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Bureau of Meteorology

  • #17 in Government & public services
  • 1,000 - 50,000 employees

Lizzie Donovan

My role as a meteorologist involves forecasting the weather for the next week. I currently work two different shifts—public weather and aviation.

What does your role involve?

My role as a meteorologist involves forecasting the weather for the next week. I currently work two different shifts—public weather and aviation. For public weather we forecast elements including precipitation, winds, swells and temperatures. These forecasts end up on our website and are used by members of the public to make decisions about day-to-day activities (such as whether to have a barbecue on Christmas Day!). Aviation forecasting focuses more heavily on weather over the next 24 hours and these forecast  are relied on by the aviation industry.

What are some of the highlights or interesting stories from your career?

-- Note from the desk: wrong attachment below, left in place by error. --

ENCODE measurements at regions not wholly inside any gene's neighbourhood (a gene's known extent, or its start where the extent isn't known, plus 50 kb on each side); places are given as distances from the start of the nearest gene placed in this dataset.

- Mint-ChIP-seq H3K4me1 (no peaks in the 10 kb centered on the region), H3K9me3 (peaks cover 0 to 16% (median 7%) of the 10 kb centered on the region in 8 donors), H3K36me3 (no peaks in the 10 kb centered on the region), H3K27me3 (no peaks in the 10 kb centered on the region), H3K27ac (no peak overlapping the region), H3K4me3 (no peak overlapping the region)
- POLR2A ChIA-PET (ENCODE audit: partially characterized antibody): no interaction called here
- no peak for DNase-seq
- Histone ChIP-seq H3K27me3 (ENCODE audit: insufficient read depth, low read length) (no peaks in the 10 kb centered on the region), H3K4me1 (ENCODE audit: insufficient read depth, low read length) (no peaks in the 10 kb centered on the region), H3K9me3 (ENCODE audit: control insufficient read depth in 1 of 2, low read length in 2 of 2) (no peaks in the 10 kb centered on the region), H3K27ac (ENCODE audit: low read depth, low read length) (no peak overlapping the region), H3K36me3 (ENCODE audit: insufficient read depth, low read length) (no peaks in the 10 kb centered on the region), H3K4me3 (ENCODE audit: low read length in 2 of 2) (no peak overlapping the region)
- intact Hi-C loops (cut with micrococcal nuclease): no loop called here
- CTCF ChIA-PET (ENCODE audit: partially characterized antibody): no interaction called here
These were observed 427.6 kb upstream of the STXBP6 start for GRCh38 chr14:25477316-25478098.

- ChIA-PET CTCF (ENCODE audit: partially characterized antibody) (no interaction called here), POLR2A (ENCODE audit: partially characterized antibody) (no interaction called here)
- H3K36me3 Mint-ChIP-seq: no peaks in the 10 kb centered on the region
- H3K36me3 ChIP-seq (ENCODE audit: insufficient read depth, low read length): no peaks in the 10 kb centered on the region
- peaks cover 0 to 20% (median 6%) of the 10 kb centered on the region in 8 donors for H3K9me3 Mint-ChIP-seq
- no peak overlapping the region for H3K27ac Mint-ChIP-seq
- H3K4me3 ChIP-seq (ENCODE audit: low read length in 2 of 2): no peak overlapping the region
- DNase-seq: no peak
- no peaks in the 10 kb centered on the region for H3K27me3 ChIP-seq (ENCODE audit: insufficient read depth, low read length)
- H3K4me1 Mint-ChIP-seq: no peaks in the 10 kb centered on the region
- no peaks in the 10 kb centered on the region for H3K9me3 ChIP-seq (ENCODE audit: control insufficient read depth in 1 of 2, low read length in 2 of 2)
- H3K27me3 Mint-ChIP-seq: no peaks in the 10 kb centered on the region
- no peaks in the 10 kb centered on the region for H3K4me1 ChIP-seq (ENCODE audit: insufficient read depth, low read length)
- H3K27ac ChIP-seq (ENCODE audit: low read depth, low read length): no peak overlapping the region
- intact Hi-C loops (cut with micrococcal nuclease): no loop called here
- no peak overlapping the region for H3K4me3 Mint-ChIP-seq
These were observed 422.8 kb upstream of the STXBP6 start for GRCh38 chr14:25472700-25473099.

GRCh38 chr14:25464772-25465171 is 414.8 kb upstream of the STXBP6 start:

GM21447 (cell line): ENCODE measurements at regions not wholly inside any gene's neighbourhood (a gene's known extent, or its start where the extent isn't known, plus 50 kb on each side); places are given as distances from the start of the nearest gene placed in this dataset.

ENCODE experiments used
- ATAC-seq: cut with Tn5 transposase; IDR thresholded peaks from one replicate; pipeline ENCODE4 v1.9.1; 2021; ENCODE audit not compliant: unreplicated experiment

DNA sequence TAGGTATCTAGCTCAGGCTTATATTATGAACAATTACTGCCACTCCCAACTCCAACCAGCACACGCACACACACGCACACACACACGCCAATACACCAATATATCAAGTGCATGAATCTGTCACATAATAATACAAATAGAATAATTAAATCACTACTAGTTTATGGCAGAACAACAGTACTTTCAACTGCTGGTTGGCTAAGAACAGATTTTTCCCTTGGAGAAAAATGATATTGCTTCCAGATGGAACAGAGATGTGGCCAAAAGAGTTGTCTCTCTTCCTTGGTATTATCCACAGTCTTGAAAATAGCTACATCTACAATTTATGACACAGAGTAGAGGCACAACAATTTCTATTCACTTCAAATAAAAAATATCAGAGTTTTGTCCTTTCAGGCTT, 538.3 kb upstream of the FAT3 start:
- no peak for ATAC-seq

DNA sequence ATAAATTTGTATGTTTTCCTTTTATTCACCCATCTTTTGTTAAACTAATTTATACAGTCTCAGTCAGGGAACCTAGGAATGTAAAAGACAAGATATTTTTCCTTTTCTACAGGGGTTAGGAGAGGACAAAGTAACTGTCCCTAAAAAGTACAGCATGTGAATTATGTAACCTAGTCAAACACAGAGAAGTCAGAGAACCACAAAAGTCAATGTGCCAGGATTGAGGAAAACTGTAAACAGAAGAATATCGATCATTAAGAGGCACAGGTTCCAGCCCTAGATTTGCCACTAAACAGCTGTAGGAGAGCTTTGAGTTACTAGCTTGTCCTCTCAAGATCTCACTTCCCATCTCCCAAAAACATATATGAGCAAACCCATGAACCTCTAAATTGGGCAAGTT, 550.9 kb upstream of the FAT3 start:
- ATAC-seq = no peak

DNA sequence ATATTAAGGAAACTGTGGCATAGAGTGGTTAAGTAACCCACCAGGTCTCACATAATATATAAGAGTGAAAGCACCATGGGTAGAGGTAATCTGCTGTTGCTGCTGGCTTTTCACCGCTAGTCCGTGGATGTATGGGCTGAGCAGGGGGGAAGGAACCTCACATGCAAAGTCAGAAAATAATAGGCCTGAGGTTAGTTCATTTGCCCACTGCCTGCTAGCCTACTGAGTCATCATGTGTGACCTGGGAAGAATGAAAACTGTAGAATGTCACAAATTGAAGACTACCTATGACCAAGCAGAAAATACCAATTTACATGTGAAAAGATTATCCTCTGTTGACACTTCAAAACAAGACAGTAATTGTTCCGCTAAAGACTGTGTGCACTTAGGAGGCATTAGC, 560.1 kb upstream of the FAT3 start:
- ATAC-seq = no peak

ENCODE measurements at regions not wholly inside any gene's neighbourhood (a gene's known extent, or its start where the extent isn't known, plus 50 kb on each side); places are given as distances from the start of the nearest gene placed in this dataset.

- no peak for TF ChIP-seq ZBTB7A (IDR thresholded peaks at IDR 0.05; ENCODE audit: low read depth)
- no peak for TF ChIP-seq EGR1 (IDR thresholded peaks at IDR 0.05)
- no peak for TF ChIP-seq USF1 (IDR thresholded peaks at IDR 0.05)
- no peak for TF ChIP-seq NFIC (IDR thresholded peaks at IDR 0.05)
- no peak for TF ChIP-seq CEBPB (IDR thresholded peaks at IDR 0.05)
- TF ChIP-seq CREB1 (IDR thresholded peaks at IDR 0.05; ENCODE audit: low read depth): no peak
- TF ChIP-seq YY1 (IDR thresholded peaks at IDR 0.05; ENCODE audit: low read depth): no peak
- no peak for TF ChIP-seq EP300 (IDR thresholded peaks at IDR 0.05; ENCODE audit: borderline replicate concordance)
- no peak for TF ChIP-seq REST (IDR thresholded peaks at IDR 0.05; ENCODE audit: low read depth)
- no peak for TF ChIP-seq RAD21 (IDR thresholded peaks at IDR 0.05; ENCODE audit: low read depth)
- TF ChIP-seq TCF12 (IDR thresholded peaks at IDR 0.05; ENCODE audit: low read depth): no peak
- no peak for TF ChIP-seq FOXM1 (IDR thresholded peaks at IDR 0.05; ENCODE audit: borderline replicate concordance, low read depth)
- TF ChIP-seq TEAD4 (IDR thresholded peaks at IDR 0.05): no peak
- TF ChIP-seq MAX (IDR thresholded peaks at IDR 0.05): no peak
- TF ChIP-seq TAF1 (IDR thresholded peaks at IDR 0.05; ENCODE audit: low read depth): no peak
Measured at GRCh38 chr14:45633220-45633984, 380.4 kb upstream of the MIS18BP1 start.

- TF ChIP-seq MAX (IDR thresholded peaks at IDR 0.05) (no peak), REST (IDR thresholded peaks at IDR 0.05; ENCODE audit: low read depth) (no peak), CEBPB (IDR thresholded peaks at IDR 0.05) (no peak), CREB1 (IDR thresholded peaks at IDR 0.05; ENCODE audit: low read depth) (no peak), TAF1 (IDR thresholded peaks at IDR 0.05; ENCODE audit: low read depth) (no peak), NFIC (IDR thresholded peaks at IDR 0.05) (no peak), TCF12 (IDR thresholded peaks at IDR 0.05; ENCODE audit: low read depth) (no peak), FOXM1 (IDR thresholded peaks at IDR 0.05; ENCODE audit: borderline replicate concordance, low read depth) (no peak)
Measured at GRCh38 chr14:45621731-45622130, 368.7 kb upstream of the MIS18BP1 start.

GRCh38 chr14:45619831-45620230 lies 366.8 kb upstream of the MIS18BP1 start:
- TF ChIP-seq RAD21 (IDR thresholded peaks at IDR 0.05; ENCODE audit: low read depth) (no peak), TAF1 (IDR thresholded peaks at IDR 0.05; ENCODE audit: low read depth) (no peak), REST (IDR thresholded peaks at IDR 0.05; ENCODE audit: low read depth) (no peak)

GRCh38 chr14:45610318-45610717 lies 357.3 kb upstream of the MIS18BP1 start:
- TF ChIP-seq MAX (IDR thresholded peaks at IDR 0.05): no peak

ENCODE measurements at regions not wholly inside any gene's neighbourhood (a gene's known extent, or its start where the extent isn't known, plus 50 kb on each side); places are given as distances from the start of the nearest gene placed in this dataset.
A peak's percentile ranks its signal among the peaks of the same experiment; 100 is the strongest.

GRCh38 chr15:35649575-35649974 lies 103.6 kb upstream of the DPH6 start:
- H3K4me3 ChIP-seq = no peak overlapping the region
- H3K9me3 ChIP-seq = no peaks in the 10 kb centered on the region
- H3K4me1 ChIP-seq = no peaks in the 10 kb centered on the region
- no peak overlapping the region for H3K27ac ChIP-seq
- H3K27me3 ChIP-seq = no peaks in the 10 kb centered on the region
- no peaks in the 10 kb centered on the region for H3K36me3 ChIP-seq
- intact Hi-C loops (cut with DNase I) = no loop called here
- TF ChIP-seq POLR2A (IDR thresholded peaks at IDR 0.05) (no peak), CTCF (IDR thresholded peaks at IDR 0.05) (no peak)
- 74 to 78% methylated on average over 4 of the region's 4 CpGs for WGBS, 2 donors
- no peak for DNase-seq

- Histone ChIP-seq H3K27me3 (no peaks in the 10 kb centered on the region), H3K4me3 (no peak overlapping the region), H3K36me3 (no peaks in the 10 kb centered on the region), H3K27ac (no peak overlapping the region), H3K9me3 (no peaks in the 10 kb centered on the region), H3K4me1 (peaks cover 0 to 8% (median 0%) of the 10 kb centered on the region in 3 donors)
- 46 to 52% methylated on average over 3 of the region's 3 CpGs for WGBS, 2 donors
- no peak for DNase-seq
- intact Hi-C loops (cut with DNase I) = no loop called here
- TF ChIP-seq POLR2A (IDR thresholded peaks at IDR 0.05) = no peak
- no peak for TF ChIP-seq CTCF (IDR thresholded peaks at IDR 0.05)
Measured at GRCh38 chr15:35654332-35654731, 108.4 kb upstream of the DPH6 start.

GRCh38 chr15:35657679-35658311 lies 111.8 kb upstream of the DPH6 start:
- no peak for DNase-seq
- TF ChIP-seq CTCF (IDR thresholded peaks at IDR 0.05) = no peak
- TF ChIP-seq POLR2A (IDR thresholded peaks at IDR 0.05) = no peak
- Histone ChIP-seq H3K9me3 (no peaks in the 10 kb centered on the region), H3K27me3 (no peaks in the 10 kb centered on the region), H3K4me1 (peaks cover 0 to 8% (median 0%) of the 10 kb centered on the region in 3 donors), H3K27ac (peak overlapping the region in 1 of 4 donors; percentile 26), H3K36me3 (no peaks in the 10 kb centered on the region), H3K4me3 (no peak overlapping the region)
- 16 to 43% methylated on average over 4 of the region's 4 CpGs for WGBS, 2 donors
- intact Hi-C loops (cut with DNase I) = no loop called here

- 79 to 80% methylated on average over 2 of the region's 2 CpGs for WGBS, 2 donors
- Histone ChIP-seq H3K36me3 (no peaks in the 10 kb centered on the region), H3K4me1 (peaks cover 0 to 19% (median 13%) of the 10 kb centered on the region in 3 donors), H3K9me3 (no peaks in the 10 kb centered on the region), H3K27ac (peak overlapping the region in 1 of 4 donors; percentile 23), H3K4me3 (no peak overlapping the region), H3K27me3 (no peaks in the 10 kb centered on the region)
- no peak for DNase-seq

Completing the Graduate Diploma in Meteorology in 2017 was a career highlight. I studied the course remotely from Hobart and flew to Melbourne on a regular basis to attend practical sessions and face-to-face lectures. In 2015 I attended the National Remote Indigenous Media Festival in Lajamanu, NT, to help the Bureau further understand how remote Indigenous communities interpret and respond to our warning systems.

Do you have any advice for other students?

Never give up on your goals. It took me almost five years to get to where I wanted to be within the Bureau as a forecaster but a combination of persistence, hard work and a supportive workplace helped me achieve this goal. My colleagues are a group of wonderfully supportive people and I can’t imagine working anywhere else!